By Dr. Becker
Recently, a large pet food manufacturer (Royal Canin) conducted a survey of U.S. cat owners. According to PetfoodIndustry.com, the purpose of the survey was “To dispel myths and better understand the relationship between cats and their owners.”
Of course, you and I know the real purpose of the survey is to use the information collected to create new products and generate new marketing campaigns that will appeal to cat-owning consumers.
Cat Owner Study Results
Some of the survey results are interesting, and I wanted to share them with readers here at Mercola Healthy Pets.
- Almost half (49 percent) of cat owners surveyed did zero research or information gathering before bringing their pet home. (Since I believe preparation is priceless, especially when it comes to caring for animals that depend on us, I’m not in favor of acquiring pets on impulse or before you know what you’re getting into.)
- 61 percent of survey responders selected a cat because they felt it would adapt easily to their lifestyle.
- 60 percent liked the fact that cats don’t need to be taken outside to relieve themselves.
- 55 percent of cat owners appreciate that kitties can be left alone for “long” periods of time.
- Many cat owners are not aware that felines spend significant amounts of time each day marking their territory, engaging in hunting activities, and hiding.
When it comes to choosing pet food:
- 16 percent of cat owners feed their pet based on its lifestyle, for example, whether the cat lives indoors or outdoors.
- 95 percent of owners of multiple cats feed them all the same food.
- Almost two-thirds (65 percent) of cat owners choose their pet’s food based on flavor, and 38 percent believe cats have a strong sense of taste. (Actually, cats have a weak sense of taste and are drawn by the smell and texture of food rather than its taste.)
- The majority of cat owners don’t consider their kitty’s weight or age when making decisions about what to feed.
- Interestingly, while 50 percent of cat owners report they think about their kitty’s health every day, 72 percent don’t factor it into decisions about what to feed their pet.
The Marketing Spin on These Survey Results
Based on these survey results, Royal Canin’s director of corporate affairs states in PetfoodIndustry.com that, "Many cat owners don't consider about key health factors when selecting their cat's food, because they aren't sure which factors they should be considering.”
He then goes on to helpfully list which factors cat owners should consider: “Feeding cats a food suited to their age, lifestyle, specific sensitivities and breed contributes to the overall health and well-being of the cat."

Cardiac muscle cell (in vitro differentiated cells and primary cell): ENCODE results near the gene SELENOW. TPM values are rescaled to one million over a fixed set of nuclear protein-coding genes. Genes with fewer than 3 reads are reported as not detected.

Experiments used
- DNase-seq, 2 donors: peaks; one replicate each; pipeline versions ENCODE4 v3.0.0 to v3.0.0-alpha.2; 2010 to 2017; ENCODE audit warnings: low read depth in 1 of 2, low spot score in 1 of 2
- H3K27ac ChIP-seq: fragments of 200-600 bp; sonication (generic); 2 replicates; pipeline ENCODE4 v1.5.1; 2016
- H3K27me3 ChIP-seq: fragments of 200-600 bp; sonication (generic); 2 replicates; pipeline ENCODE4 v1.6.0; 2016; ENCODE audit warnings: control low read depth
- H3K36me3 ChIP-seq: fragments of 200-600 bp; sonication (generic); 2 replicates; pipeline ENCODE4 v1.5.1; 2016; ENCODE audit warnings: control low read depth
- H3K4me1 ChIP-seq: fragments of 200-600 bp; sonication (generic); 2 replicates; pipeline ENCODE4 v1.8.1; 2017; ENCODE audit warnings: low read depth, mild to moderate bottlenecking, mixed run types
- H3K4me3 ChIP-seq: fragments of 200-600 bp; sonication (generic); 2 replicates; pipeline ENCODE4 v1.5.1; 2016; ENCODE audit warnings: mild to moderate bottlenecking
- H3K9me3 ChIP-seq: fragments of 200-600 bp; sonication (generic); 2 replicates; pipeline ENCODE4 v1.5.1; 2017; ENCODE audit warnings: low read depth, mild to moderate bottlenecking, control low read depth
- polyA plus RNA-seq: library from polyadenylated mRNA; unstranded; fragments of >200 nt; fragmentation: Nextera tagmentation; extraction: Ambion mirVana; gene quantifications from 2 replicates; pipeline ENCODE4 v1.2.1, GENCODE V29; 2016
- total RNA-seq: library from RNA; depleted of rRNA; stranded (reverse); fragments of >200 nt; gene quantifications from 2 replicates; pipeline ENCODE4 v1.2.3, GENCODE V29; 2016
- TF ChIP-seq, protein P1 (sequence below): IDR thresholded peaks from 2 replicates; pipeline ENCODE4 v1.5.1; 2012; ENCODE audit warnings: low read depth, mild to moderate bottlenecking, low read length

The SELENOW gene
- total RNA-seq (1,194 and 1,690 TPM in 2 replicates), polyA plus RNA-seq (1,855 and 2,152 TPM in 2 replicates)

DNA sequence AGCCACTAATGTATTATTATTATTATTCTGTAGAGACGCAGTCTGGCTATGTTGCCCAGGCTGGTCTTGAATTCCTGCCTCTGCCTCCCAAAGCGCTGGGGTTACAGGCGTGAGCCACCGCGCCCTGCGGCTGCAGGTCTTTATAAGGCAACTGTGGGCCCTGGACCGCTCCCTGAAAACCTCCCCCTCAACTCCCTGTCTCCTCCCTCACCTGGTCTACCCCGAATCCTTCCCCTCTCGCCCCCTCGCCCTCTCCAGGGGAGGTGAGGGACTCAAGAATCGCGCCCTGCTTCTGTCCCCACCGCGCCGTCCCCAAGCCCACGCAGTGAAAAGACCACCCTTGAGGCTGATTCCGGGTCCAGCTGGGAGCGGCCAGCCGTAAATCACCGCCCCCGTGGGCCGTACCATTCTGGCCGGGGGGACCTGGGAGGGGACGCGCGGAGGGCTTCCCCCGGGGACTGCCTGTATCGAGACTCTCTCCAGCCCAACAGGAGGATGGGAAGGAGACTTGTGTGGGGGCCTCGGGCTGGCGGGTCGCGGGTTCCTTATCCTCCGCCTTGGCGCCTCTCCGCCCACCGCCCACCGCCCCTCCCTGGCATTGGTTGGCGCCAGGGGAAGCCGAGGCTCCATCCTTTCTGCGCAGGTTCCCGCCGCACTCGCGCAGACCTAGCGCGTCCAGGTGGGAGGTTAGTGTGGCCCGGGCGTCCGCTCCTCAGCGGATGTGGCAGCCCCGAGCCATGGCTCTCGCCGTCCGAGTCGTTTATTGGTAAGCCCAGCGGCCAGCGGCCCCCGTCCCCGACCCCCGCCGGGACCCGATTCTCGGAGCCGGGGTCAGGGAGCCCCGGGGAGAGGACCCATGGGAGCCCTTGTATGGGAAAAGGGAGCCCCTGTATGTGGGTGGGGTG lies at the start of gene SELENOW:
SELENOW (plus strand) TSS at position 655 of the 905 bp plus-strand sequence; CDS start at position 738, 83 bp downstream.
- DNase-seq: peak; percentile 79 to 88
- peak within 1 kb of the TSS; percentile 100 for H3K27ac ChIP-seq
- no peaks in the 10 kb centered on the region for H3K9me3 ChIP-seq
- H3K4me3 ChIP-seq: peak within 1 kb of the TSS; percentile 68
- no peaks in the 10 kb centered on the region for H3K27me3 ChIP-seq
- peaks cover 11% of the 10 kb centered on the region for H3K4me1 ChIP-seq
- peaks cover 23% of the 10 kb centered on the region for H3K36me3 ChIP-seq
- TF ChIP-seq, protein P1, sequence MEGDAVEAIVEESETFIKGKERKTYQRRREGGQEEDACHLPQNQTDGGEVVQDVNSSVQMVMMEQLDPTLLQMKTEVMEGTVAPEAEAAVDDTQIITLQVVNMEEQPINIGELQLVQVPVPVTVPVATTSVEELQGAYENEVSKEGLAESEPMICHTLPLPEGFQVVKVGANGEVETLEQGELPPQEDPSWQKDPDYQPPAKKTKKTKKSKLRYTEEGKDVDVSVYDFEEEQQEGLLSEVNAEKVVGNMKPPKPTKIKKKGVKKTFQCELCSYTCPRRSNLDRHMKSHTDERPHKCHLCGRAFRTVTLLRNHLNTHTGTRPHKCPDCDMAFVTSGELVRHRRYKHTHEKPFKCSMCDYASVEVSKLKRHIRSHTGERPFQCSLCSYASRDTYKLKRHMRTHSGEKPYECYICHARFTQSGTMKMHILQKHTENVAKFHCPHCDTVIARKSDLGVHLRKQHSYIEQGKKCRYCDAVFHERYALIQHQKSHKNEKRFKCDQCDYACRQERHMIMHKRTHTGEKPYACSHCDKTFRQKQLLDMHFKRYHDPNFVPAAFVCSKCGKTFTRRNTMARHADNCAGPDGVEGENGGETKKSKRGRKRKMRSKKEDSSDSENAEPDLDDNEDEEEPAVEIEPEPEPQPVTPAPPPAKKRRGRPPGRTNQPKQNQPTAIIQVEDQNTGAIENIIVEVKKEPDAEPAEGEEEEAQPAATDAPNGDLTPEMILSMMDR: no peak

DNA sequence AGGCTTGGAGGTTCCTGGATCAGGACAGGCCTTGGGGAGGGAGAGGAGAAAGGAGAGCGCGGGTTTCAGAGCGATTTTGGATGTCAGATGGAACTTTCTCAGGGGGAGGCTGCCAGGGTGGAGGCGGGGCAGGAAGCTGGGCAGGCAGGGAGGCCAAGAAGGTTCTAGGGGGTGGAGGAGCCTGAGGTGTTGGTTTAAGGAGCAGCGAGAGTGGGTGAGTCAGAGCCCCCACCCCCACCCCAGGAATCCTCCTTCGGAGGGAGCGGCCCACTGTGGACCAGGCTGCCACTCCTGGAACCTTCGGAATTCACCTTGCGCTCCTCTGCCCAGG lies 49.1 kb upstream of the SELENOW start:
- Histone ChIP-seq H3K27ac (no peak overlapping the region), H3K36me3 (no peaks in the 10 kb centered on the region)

The reality is that a cat fed balanced, species-appropriate nutrition will not require a special diet just because he’s older or lives outdoors part of the time (which I don’t recommend). As for specific food sensitivities, generally speaking, cats develop them by eating poor-quality, biologically inappropriate foods, and often those sensitivities disappear when they are transitioned to a more suitable diet.
As for breed-specific cat food, in my opinion it’s nothing more than a marketing gimmick to sell more cat food varieties. Pet food companies should concern themselves first and foremost with developing species-appropriate nutrition for pets. If the products they’re selling as food for cats and dogs aren’t appropriate nutrition for the SPECIES, what difference does it make whether a formula is BREED specific?
And in case you’re still not convinced the ultimate goal of pet food producers is to sell products, here’s Royal Canin’s director of corporate affairs on the topic of the importance of aroma and texture of cat food:
"In truth, a cat's ability to taste isn't nearly as powerful as a human's ability, and aroma and texture play a much bigger role in how cats choose their food.
“It's important to consider the kibble texture, shape and size and especially food aromas when trying to pick a food your cat will like."
The truth is, what’s important to consider when feeding your pet is the species-appropriateness of her diet. For healthy cats, that means whole, fresh nutrition consisting of about 88 percent meat, organs and bone, and 12 percent veggies – in other words, a diet rich in both the animal protein and moisture your kitty needs to thrive. As regular readers here know very well, dry food (kibble) is the absolute worst type of food you can feed your cat.